Legislature(2003 - 2004)
05/09/2003 03:40 PM House L&C
* first hearing in first committee of referral
= bill was previously heard/scheduled
= bill was previously heard/scheduled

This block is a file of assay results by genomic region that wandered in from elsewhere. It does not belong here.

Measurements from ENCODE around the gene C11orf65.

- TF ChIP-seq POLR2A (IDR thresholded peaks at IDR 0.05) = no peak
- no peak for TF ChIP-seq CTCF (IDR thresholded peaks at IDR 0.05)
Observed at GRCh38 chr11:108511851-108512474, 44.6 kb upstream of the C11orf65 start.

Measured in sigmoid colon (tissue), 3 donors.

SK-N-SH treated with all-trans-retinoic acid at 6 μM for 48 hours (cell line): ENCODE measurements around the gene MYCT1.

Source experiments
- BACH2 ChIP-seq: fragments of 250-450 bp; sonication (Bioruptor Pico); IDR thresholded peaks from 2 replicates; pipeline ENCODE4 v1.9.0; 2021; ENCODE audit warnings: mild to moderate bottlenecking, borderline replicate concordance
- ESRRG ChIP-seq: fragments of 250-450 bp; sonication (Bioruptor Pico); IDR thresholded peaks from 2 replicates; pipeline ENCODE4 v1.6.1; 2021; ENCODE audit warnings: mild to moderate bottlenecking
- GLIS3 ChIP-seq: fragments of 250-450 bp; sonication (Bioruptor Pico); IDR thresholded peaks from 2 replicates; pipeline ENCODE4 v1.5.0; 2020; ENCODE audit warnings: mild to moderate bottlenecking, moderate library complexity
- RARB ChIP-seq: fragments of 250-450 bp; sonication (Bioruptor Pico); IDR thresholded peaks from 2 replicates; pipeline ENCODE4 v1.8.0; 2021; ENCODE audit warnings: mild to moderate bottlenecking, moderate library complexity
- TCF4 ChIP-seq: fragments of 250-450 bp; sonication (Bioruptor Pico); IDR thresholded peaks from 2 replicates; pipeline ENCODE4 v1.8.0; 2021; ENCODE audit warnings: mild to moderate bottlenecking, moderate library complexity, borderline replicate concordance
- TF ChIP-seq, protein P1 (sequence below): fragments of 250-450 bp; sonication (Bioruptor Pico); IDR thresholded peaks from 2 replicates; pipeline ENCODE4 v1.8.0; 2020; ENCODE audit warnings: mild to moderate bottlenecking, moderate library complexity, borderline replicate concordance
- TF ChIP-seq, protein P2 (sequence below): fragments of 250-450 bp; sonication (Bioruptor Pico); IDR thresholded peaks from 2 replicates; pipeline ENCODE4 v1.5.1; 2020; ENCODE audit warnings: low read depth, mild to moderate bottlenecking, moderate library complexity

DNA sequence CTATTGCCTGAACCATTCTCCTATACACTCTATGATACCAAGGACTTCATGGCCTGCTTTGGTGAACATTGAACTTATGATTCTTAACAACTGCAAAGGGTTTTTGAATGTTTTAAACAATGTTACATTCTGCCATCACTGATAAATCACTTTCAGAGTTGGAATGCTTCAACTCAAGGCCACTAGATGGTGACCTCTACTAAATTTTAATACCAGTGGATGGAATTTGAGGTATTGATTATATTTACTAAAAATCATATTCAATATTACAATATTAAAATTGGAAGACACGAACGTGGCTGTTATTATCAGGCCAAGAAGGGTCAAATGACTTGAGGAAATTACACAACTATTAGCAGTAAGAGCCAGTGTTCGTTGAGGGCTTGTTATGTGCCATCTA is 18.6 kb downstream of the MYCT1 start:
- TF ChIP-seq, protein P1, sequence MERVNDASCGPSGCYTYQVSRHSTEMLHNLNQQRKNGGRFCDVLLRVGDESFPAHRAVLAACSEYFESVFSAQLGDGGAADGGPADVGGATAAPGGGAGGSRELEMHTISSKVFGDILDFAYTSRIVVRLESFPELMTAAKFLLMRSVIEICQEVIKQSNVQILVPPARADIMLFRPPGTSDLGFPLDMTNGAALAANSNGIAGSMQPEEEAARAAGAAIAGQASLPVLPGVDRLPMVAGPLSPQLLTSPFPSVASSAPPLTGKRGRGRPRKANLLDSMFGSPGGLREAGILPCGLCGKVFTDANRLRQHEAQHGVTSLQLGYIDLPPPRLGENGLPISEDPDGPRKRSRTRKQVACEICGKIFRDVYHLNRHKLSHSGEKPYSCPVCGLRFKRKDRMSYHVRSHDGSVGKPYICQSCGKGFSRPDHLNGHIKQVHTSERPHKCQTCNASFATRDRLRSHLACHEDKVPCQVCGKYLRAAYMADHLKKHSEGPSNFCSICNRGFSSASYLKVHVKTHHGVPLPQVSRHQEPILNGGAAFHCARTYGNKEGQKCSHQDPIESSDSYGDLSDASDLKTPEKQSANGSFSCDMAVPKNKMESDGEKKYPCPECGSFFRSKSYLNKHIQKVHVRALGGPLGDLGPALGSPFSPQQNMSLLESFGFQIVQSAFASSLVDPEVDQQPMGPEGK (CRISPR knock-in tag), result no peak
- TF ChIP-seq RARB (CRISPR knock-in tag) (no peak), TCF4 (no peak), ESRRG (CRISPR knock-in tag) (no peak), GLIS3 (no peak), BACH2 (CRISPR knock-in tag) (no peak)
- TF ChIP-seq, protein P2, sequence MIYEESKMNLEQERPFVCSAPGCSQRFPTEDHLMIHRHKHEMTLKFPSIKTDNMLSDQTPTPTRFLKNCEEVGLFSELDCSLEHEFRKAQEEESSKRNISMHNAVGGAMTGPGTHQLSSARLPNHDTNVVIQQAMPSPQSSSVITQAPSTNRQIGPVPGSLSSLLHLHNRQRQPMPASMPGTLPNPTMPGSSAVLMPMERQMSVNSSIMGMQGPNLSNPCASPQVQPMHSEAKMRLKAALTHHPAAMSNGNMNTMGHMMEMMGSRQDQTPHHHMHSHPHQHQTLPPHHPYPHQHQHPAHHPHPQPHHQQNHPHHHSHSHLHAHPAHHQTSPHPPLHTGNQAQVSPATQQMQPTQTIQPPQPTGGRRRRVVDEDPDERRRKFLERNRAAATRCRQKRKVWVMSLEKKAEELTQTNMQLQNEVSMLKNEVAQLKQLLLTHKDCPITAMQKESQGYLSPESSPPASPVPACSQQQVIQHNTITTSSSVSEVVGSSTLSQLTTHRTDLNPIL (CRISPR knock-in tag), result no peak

HB 272 - MOTOR VEHICLE DEALERS Number 2266 VICE CHAIR LYNN announced that the next order of business would be HOUSE BILL NO. 272, "An Act relating to motor vehicle dealers." Number 2274 LINDA SYLVESTER, Staff to Representative Bruce Weyhrauch, Alaska State Legislature, on behalf of Representative Weyhrauch, sponsor, noted that Section 1 is the most controversial section, and that Section 2 amends statute created by the 22nd legislature's HB 182. She offered that Section 1 seeks to correct portions of current statute that are unenforceable. She added: "Currently it's not permitted to sell a ... current year/model vehicle, and that section needs to be changed." MS. SYLVESTER turned attention to Amendment 1, which read [original punctuation provided]: Page 2, Line 7 INSERT: (3) Purchased directly from consumer for purposes for resale; or (4) Vehicle has been in service with a bona fide rental fleet for 6 months. MS. SYLVESTER opined that Amendment 1 would allow current year models to be sold by car rental agencies that have had those cars in their fleets for six months, and would allow dealers to sell cars that they've purchased from consumers specifically for the purpose of reselling them. TAPE 03-49, SIDE B Number 2370 MS. SYLVESTER asked that the committee take further testimony before considering whether to adopt Amendment 1. VICE CHAIR LYNN asked whether the paragraph (4) proposed by Amendment 1 refers to vehicles that have been in service for at least six months, exactly six months, or less than six months. The committee took an at-ease from 4:27 p.m. to 4:28 p.m. Number 2291 CLYDE (ED) SNIFFEN, JR., Assistant Attorney General, Fair Business Practices Section, Civil Division (Anchorage), Department of Law (DOL), suggested that that language in Amendment 1 should read "for at least six months." MR. SNIFFEN went on to say that the eight sections of the bill focus on two primary areas. He said that Sections 2-8 are clarifications to the existing law that was passed last year. He added that certain provisions of HB 272 remove portions of existing law that he felt were not necessary given what he called "Alaska's auto climate." Turning attention to Section 1 of HB 272, he said: There has been a primary misconception about what the current state of the law is in Alaska. As Ms. Sylvester pointed out, under current Alaska law, it is illegal for any auto dealer to sell a current model/year used vehicle. And let me repeat that: under current law, if you do not have a manufacturer's statement of origin for a vehicle, you cannot sell that vehicle; whether you're a new car dealer or a used car dealer, it makes no difference. ... What Section 1 does is carve out an exception to at least allow you to sell some current model used vehicles if you receive them in the ordinary course of business in the trade, and now, through this amendment, perhaps if it's a bona fide rental vehicle or if you purchased it from a consumer or some other means. So it just needs to be remembered that without this amendment, we go back to the existing law; the existing law says, if you're a car dealer [and] you've got a current model used vehicle on your lot, you can't sell it, and I can go out there tomorrow and take all those off your lot. So we do need to address that situation, we don't take a position on whether this language in Section 1 is the best way to address that, but it's an attempt to do that. Number 2152 MR. SNIFFEN continued: And I want to comment briefly on testimony received from the North American Automobile Trade Association [NAATA] on Monday, just so the committee is clear on some of the legal ramifications of Section 1. There was some suggestion that this section may violate provisions of the North American Free Trade Agreement [NAFTA]. And we've looked through NAFTA; there are two chapters of NAFTA - chapter 3 and chapter 15 - that address themselves to trade, tariffs, and antitrust issues. Actually, there's an annex to NAFTA called Annex 300-A, that deals with auto transactions specifically. And our review of those NAFTA provisions do not suggest that anything in that would prohibit this kind of legislation. And if it does prohibit this kind of legislation, then we already have a problem because our current law already prohibits the sale of these kinds of vehicles. So that really is not a relevant issue. Another issue raised by the NAATA folks was a potential antitrust concern. Antitrust laws in Alaska are very complex, but there is something about the law that [is] universally agreed upon, and that is, our laws do not protect competitors; they are intended to protect competition. And it's only [reasonable] competition at that. It is unclear whether Section 1 of HB 272 would have any kind of an impact, or at least an unreasonable impact, on competition for this very small and narrow segment of automobiles. To find out if it did, it would require that we engage in a very lengthy investigation that would include identification of product markets, geographic markets, relevant market power held by the competitors in those markets, and we'd have to weigh those things against other market forces to determine whether or not unreasonable restraints on competition existed. I don't believe NAATA has done that - we haven't done that; it's just pure conjecture that anything in this bill would raise antitrust concerns. Number 2101 MR. SNIFFEN went on to say: There was another reference to some litigation in the Lower 48 that apparently addresses itself to some of these concerns; that is only one lawsuit, that we are aware of, that has been filed against auto manufactures for some antitrust behavior that has nothing to do with the issues in this bill. That lawsuit dealt with a potential conspiracy among auto dealers in the United States and Canada to prohibit the importation of Canadian automobiles. And that lawsuit does not address itself to legislation like this and is really irrelevant to the issues in this bill, although it does point out some of the issues that at least some consumers have a concern about. There was also some suggestion that the legislature could expose itself to liability for enacting this kind of law. That (indisc. - paper shuffling) ridiculous; the legislature enjoys complete immunity for its actions here. If you do pass [the] law that's contained in Section 1 ..., and it is found out to be either illegal under NAFTA or our antitrust laws, the result would be, the law becomes unenforceable and this legislature does not concern itself with liability. Now, if we get to the real root of what Section 1 tries to do, I'm going to have to let other auto dealers speak to how it has impacted their business to allow used auto dealers and brokers to import ... low mileage Canadian vehicles that are of a current model/year, and how they have a difficult time competing with those kinds of purchases. It's not the Department of Law's job to really regulate that kind of competition; we leave that up to the competitors in the market place. It's our job to look out for consumers, and it is unclear whether or not the disallowance of these kinds of transactions would be beneficial or harmful to consumers. Number 2027 We do understand that somewhere in the process, these low mileage, current model/year Canadian vehicles find their way to the U.S., probably in legal ways, but somewhere in the chain there's an illegitimate transaction. And I use that word instead of an illegal transaction because I don't doubt that perhaps, at every step in the process, something legal has occurred. But we have heard in our office - and we have not investigated this, so I don't have any hard facts - that exporters in Canada are hiring college kids, for example, to go to car dealers and buy vehicles, or they're setting up dummy companies to take vehicles so they can get them into the U.S. [And] somewhere along the chain, it appears that there is some kind of an illegitimate transaction that results in a lot of these vehicles ... coming into Alaska. MR. SNIFFEN concluded: Whether that's good for consumers or bad for consumers is a call the legislature will have to make, but I believe that the new auto dealers are trying to do something to address that situation. So the language in Section 1 is not language the Department of Law has proposed; we have consulted with the [Alaska Auto Dealers Association (AADA)] about the language, we don't oppose it, there might be some better language that we could come up with to deal with this issue, but we haven't been able to come up with that language in our department. ... I certainly understand the concern that they're trying to address, [but] we simply don't have a position on whether or not this is the best way to address that or not. And with that, I'd be happy to answer any questions the committee has. REPRESENTATIVE GATTO said that if he wanted to buy a new vehicle, he would want it to truly be a new vehicle. He asked, is it a new vehicle if it was made in Canada and brought in? Because it might have been made in Canada, in any event, and then sold by "the local distributor that's franchised." Is a distinction being made that one vehicle is new and another is not? MR. SNIFFEN replied: If your vehicle is manufactured in Canada for sale in the United States, and it comes to a dealer here from the manufacturer with the manufacturer's statement of origin, it is a new vehicle. If your vehicle is new [and] it's purchased from a consumer or an exporter in Canada from a Canadian dealer, because it was manufactured for a destination in Canada - it has 10 miles on it and then it's brought across the border and (Indisc. - coughing) used car dealer here in Alaska, and you go to that lot and it's a ... 2003 or 2004 ... Dodge 2500 (indisc. - coughing) 10 miles on it - it is now a used vehicle in the eyes of the law because it has been sold once and titled. Number 1867 And there are some serious implications to that fact; you might think you're buying the same product, ... but because it's a used vehicle, you do not have Alaska lemon law protection, for example, because our lemon law only applies to new vehicles. So your low mileage Canadian vehicle is now a used vehicle (indisc. - coughing) excluded from making claims under our lemon law. Somewhere in that process, too, the odometer on that vehicle has probably been changed; we have reports that a lot of those changes don't necessarily happen in conformance with federal law. So you don't know if the miles on that are really accurate or not, although I suspect a lot of them are documented fairly well. And there is another recent consumer issue that has come to the attention of our office, that your manufacturers warranty may not be valid in the United States. Vehicles manufactured for sale in Canada are subject to factory warranties so long as they remain registered in Canada; as soon as you register that vehicle in the United States, manufacturers aren't required to honor those warranties. In the past they have, [but] I understand that some of the manufacturers are now declining to do that. MR. SNIFFEN concluded: And that's information that (indisc. - coughing) consumer that the fix may not be to prevent these transactions, the fix may be just to provide better consumer awareness, so the consumer can evaluate those risks and then determine whether or not this is a transaction he'd like to make. REPRESENTATIVE GATTO asked whether total disclosure of the aforementioned issues would make those types of transactions acceptable. MR. SNIFFEN said not under current Alaska law, which says that as soon as that manufacturer's statement of origin (MSO) is lost, that sale is illegal. So, current law would have to be changed in order to make such transactions legal. VICE CHAIR LYNN asked: "How many cars are we talking about here? ... How big a problem is this?" MR. SNIFFEN offered an estimate of between 500 and 1,000 cars. VICE CHAIR LYNN asked whether all "Canadian cars" conform to "American specs". MR. SNIFFEN indicated that they did. Number 1678 VICE CHAIR LYNN returned the gavel to Chair Anderson. REPRESENTATIVE GUTTENBERG asked whether Section 1 of the bill is enforceable. MR. SNIFFEN offered that the controversy of Section 1 centers around whether or not used car dealers should be prohibited from selling current model Canadian vehicles. Current law prohibits it under all circumstances. Section 1 would modify current law to allow certain types of such transactions to occur. If Section 1 were to be deleted, the status quo would be maintained. He added that current law is problematic to enforce because he would have to go to every car lot and tell all dealers that they cannot sell any current model used vehicles that don't have an MSO. REPRESENTATIVE GUTTENBERG turned attention to page 6, line 20, and noted that 10 miles is being changed to 100 miles. He asked whether the 10-mile limit has been problematic and, if so, whether providing for more than a 100-mile limit would be better. MR. SNIFFEN indicated that the aforementioned change is one of the "cleanup provisions" of the bill. The change to 100 miles will allow dealers in Wasilla, for example, to send vehicles received as trade-ins to Anchorage for repairs or detailing. He opined that the 100-mile limit will be more than sufficient for that purpose and will still protect consumers. Number 1455 REPRESENTATIVE LYNN referred to Amendment 1 [text provided previously], and indicated that he wished to amend it such that the last line would read, "(4) Vehicle has been in service with a bona fide rental fleet for at least 6 months." [The amendment to Amendment 1 was treated as adopted.] Number 1428 REPRESENTATIVE LYNN made a motion to adopt Amendment 1 [as amended]. There being no objection, Amendment 1 [as amended] was adopted. Number 1412 STEVE ALLWINE, Secretary, Alaska Auto Dealers Association (AADA), said that the AADA supports HB 272 as amended. He opined that the goal of the bill is to provide clear and concise corrections to previous legislation while trying to retain that legislation's intent. He went on to say: I and the dealers that I represent believe that HB 272 accurately provides these corrections. With respect to Section 1, ... it is not our intent, as automobile dealers, to preclude used car dealers from selling current model used cars. I have to echo Mr. Sniffen's comments ... that the statute as it currently exists precludes all dealers from selling a current model used vehicle. With the changes we've proposed, all dealers - not just new car dealers, but used car dealers as well - will be able to take and market current used [vehicles] when they're traded in, when they're purchased from an individual consumer, or when they come from a bona fide rental fleet - either through an auction or directly - when they've been in service for specified period of time. Starting at the beginning ..., the acquisition of these vehicles is legal, but essentially it amounts to the manufacturing of a used vehicle. I have given you some attachments, one of those is a good indicator of that - [it] is the advertisement that says the vehicle has 30 miles on it. That is not a bona fide used vehicle. The process ... can involve a college student, it can involve somebody ... handing somebody $100 so that the vehicle is titled in their name in Canada. These vehicles that come from Canada are built specifically for sale and use in their specific country. In your attachment you have a copy of a manufacturer's invoice to a dealer that says at the bottom, in our case, [that] the vehicle is built for the U.S. market and is supposed to be sold there. Number 1291 MR. ALLWINE continued: Problems when the vehicle enters this country: prerequisite is the speedometer must be changed from kilometers to miles. Two issues and concerns are raised when this is done. The first one: an error in the mileage of a vehicle will render it basically worthless on the retail market. The stigma of miles unknown on an odometer statement is significant, it's huge, and it basically will render the car worthless. These mistakes can happen, and frequently, when they do these type of conversions; however, one mistake is going to cost the consumer thousands of dollars. The second: temptation for speedometer fraud is strong - the difference in a popular model pickup truck at 3,000 miles versus 20,000 is in excess of $600. Oh, by the way, how do we change these speedometers? You can buy the equipment over the Internet - you have a copy of the article - [for] about $1,800 .... Title fraud: If you bring a vehicle in from Canada, because of how the title is transitioned, if the vehicle has been totaled, if it's been in a flood, you don't know. And ultimately the consumer has no recourse; there's no recourse with that Canadian importer. Ever try to sue a business in another country? Another problem is manufacturer's warranty: ... a number of the manufacturers have eliminated the manufacturer's warranty from their vehicles. What some of the used car dealers have taken to doing is they have said, "We're putting a service contract on your vehicle." However, they're not indicating it's a service contract; they're stating in this, in the ad that you have - [it's] a classic example - they're saying it's a warranty. There's a difference between a manufacturer's warranty and a service contract. It is misleading, it is not honest, and it does not provide the same coverage. Number 1193 MR. ALLWINE concluded: ... I sent you a letter; ... in my closing paragraph ... I said ...that ultimately, if the consumer has difficulty with a current model used car, there's only one place they go - they come to a new car dealer because a new car dealer has the investment in the equipment and in the tools and in the training and in the facilities. If you've got a car that's one or two years old, and you have a problem, your used car dealer ... is going to say, "Well, that's okay; it's got a warranty, it's got a service contract, take it to a new car dealer." It is not appropriate for a used car dealer to have the ability to sell a new vehicle without having any responsibility or obligation after the sale. This is a manufactured used car; it is not the same as what we're trying to correct here for bona fide used car commerce. MR. ALLWINE, in response to a question, said that used car dealers have some obligation by virtue of a service contract, if they have a facility, to fix the vehicles they sell. However, 99 out of 100 used car dealers do not have the special tools or the special training to fix current model vehicles. REPRESENTATIVE GATTO asked whether a new car dealer in Anchorage has the obligation to honor the factory warranty of a vehicle that was purchased new in Indiana, for example. MR. ALLWINE said yes. REPRESENTATIVE GATTO asked whether the same would be true for a vehicle purchased new in Canada. MR. ALLWINE said it would be true if the owner of the vehicle is a Canadian citizen. REPRESENTATIVE GATTO asked whether a U.S. citizen who went to Canada to purchase a new vehicle could expect a new car dealer in Anchorage to honor the manufacturer's warranty. Number 1088 MR. ALLWINE replied: The answer is that it would be difficult for you, as a consumer from this country, to go to Canada and make that purchase, and would be highly unlikely. In the event you did, because that vehicle was built and manufactured for sale and use in Canada, that vehicle, in many cases, would not have a manufacturer's warranty. REPRESENTATIVE ROKEBERG asked whether the aforementioned service contracts are insurance products or "underwritten separately." MR. ALLWINE replied: Service contracts, in a number of cases, are underwritten by some other company. But service contracts are not like warranties in as much as they're not all inclusive. They will cover specific things, but it is incumbent on the consumer to find somebody who is willing to make that repair and accept payment from that service contract company. In our instance, we do sell a service contract, and our service contract is backed by the manufacturer - Daimler Chrysler. Ford Motor Company offers the same thing as do most of the manufacturers. But there are offshore and there are independent companies that also offer service contracts. REPRESENTATIVE GUTTENBERG asked whether HB 272 prevents a used car dealer from selling a new car. MR. ALLWINE replied: The law prevents a used car dealer from selling a new car. A new car is an untitled vehicle that is purchased from the manufacturer and is sold by one of the manufacturer's agents. ... This bill, with the recommended amendment, does not preclude that used car dealer from selling a bona fide current model used vehicle. REPRESENTATIVE LYNN asked whether extended warranties are actually warranties or just service contracts. MR. ALLWINE said that those are just service contracts, and indicated that the practice of calling them "warranties" is misrepresentation. In response to another question, he said: At this point in time, you will see rental car companies starting to let loose of some of their rental fleets, which would be current model. And so those vehicles will start to show up. The current statute, as it exists, precludes anybody from selling a current model used vehicle. What we're proposing allows everybody to do it, but it doesn't permit the wholesale manufacture of a used vehicle from Canada. MR. ALLWINE reiterated that a used vehicle is one that has been titled. Number 0690 CHRIS HESTER, Lyberger's Car and Truck Sales, LLC ("Lyberger's"), said that he strongly believes that Section 1 of HB 272 needs to be deleted. He offered an example of how HB 272 would affect the consumer: About a year ago, a husband and a wife purchased a current model vehicle from Lyberger's, a Canadian vehicle that we got from an auction. The couple knew that it was Canadian because we do have disclosure forms that they signed. Two months later, the woman came in almost in tears and explained that her husband was the man who ran over an elderly lady walking home with her husband. This was a story that was in the newspapers, it was on the news. And she came in and she asked John if he would buy the car back because her husband was going to jail and she wouldn't be able to afford this car payment. Not only did John buy the car back, he refunded 100 percent of her money. Now, if Section 1 of HB 272 was in effect, she would only be able to purchase that vehicle at the franchise dealership and, with her unforeseen circumstances, would have no other alternative but to take it back to the franchise dealership to sell it back; the franchise dealer, knowing that it was the only place she could get rid of the vehicle and knowing how bad she needed to get rid of it, would have a monopoly advantage ... and would probably give her the lowest, rock-bottom price. This would not have helped this lady in her circumstances. Not only is this how Lyberger's treats their customers, but it shows you that we are there for the consumer. And this bill is definitely not there helping them in any way, shape, or form. Thank you. Number 0574 CARROL LYBERGER, Lyberger's Car and Truck Sales, LLC, remarked that the problematic word in HB 272 is the word "current". She went on to say: There is a difference between a new and used vehicle. [With] a new vehicle that is sold ... to a franchised dealer, from the manufacturer, the manufacturer got paid for that vehicle [and] it was sent to the franchised dealer. The franchised dealer, whether it's U.S. or Canadian, was paid for that vehicle the price they were asking. I know what a used vehicle is: as soon as it is sold, it is used - the value of that vehicle will never be the same. To Steve [Allwine], I am a member of the Alaska Auto Dealers Association [but] was never informed of this Section 1 in [HB 272]; I learned of it last week. As far as the warranty and service contract goes, a warranty is free. A service contract is what the consumer buys - the consumer pays for ... the service contract. That is the difference between a warranty and a service contract. ... As far as the independent [which some claim] that nobody can possibly find - a mechanic that would be able to work on the newer models - there are several independent mechanics that do have very expensive equipment in their shops, and they do warranty work. Even a lot of the new cars stores will sublet out to some of your independents on stuff. I believe it was about two years ago that the independent mechanics sued the manufacturers for the codes because they had the equipment but the codes could not go to the independents until about six months to a year after that vehicle came out. So now they're able to get the codes whenever the manufacturers give it to the franchised dealers and mechanics. ... MS. LYBERGER concluded: This bill, when they say current, there is definitely a difference between current, new, and used. The word "current" is ... a bad word; there is a new car and there is a used car. And I thank you for listening to me, and ... anybody that wishes to ask any questions, I'll be glad to answer. MS. LYBERGER, in response to questions, said that Lyberger's does offer an "after market" service contract. She added that when a customer buys a Canadian vehicle that has no manufacturer's warranty, Lyberger's gives the customer a "replacement" warranty for free. She noted that there are several shops in town that "do" the warranty work, and went on to list five such shops, adding that there are some franchised dealers that will also honor the after market warranty though one of those does not do so for 2003 models. Number 0283 TERI PETRAM, Lyberger's Car and Truck Sales, LLC, said that when Lyberger's sells a vehicle that's been imported from Canada, all of the documents are disclosed to the customer. Also, whenever Lyberger's sells any vehicle, the customer is also given a "Carfax" report, which provides details about the vehicle's history. She opined that it is ridiculous to think that Lyberger's would sell a vehicle with a "rolled back" odometer or a wrong odometer reading. And if such a vehicle did come to them, she added, Lyberger's wouldn't sell it; instead, Lyberger's would absorb the expense. MS. PETRAM noted that used car dealers have to purchase most of their inventory from auctions because there is no way they could keep enough cars on the lot, solely with trade-ins and purchases through individuals, to stay in business. To illustrate this point, she added that Lyberger's sells 100-some vehicles a month. Thus, Lyberger's must supplement its inventory by buying vehicles from auctions, most of which acquire the majority of their vehicles from Canada. She remarked: "We want to be competitive and offer something that the consumer wants, so we're going to find the lowest mileage vehicles that are available. We personally don't import these vehicles; we have nothing to do with the import process, we just buy them from the people that [import them]." MS. PETRAM relayed that according to the "General Motors Acceptance Corporation," a warranty is free and an extended service contract is something the consumer pays for. So on the back of the warranty that Lyberger's gives to the customer to replace the manufacturer's warranty, it specifically lists what is not covered on that warranty. In conclusion, she suggested that the way current statute and HB 272 have evolved, they appear to have the goal of eliminating any competition to franchised dealers. REPRESENTATIVE LYNN asked what percentage of Lyberger's vehicles are Canadian. MS. PETRAM offered that approximately 50-60 percent of the vehicles that Lyberger's sells are Canadian. TAPE 03-50, SIDE A Number 0001 CHAIR ANDERSON determined that Lorri Urban from the North American Automobile Trade Association had provided testimony during the May 5 hearing on HB 272, and indicated that the committee would take testimony from those that did not testify at that prior meeting. Number 0045 BRUCE MUSICK, Affordable Used Cars, said that under HB 272, when a new car is released, there will be a period ranging between 17 and 24 months during which that car can not be sold as a used vehicle. He pointed out that the bill's restrictions will also apply to cars that aren't Canadian, but won't apply to used car dealers in the Lower 48. He mentioned that many used car dealers in Alaska acquire inventory in the lower 48. Number 0161 DIANA PFEIFFER, President, Alaska Automobile Dealers Association (AADA); President, Alaska Sales and Service, expressed her support of HB 272. On the issue of odometer readings, she added that franchised automobile dealers have a computer system connected to the manufacturer that allows dealers to verify mileage. She said she did not believe that independent used car dealers have access to that information. She listed the issues that others have already spoken to, and relayed that a lot of people who come into her dealerships don't know how to operate their vehicles. She said that as a franchised automobile dealer, her firm invests millions of dollars in facilities, training, special tools and equipment, and the proper delivery of automobiles to consumers. She noted that since franchise dealers have direct communication with manufacturers, if there are safety issues with [certain] vehicles, a "stop delivery" order or a recall can be issued. She offered an example of one such situation, and said that used car dealers in her area at that time were attempting to sell such cars as "newly used." She offered her belief that Canadian titles do not show liens. In conclusion, she requested the committee's support of HB 272. Number 0366 RICHARD HIATT, General Service Manager, Alaska Sales and Service, on the issue of how many vehicles are exported from Canada, suggested that in 1996 it was approximately 16,000 vehicles, 200,000 vehicles in 2002, and that the practice is still quite prevalent. He relayed that many people who buy "like new" cars from used car dealers in the area come to Alaska Sales and Service in an effort to get a better understanding of how to operate those vehicles. He opined that those who bring Canadian cars into Alaska for the purpose of reselling them are committing fraud. Number 0494 DARRELL FRIESS, Budget Car & Truck, said he questions Mr. Hiatt's assertion that 200,000 Canadian vehicles are exported yearly. He relayed that he opposes Section 1 of HB 272, and opined that there is a difference between a new and a used vehicle. He offered his belief that current law already stipulates that a used vehicle is one that has been titled. He also opined that there should not be any resale restrictions on any vehicle purchased at what he called a recognized auction, and suggested that HB 272 be amended to reflect that point. Number 0567 MARTEN MARTENSEN, Continental Honda, relayed that Honda took a very firm stance on imported Canadian vehicles, and that many other manufacturers have followed suit. He explained that although people who've bought used Canadian vehicles at local dealers have come to his firm for warranty work, Honda's stance is that it will not provide any kind of assistance for those Canadian vehicles. He opined that even if a person can get an independent shop to honor a warranty on those vehicles, he/she is not getting the same quality of work that can be provided by a franchised dealer. CHAIR ANDERSON closed public testimony on HB 272. Number 0686 REPRESENTATIVE ROKEBERG moved to report HB 272, as amended, out of committee with individual recommendations and the accompanying zero fiscal note. Number 0705 REPRESENTATIVE GUTTENBERG objected. He relayed that when the original legislation passed, there was strong opposition to any consumer protection being built into it, and opined that HB 272 simply continues in that vein. Lacking consideration of the consumer in HB 272, he said he does not support any continuing restructuring of the relationship between auto dealers. Number 0760 A roll call vote was taken. Representatives Lynn, Dahlstrom, Gatto, Rokeberg, Crawford, and Anderson voted in favor of reporting HB 272, as amended, from committee. Representative Guttenberg voted against it. Therefore, CSHB 272(L&C) was reported from the House Labor and Commerce Standing Committee by a vote of 6-1.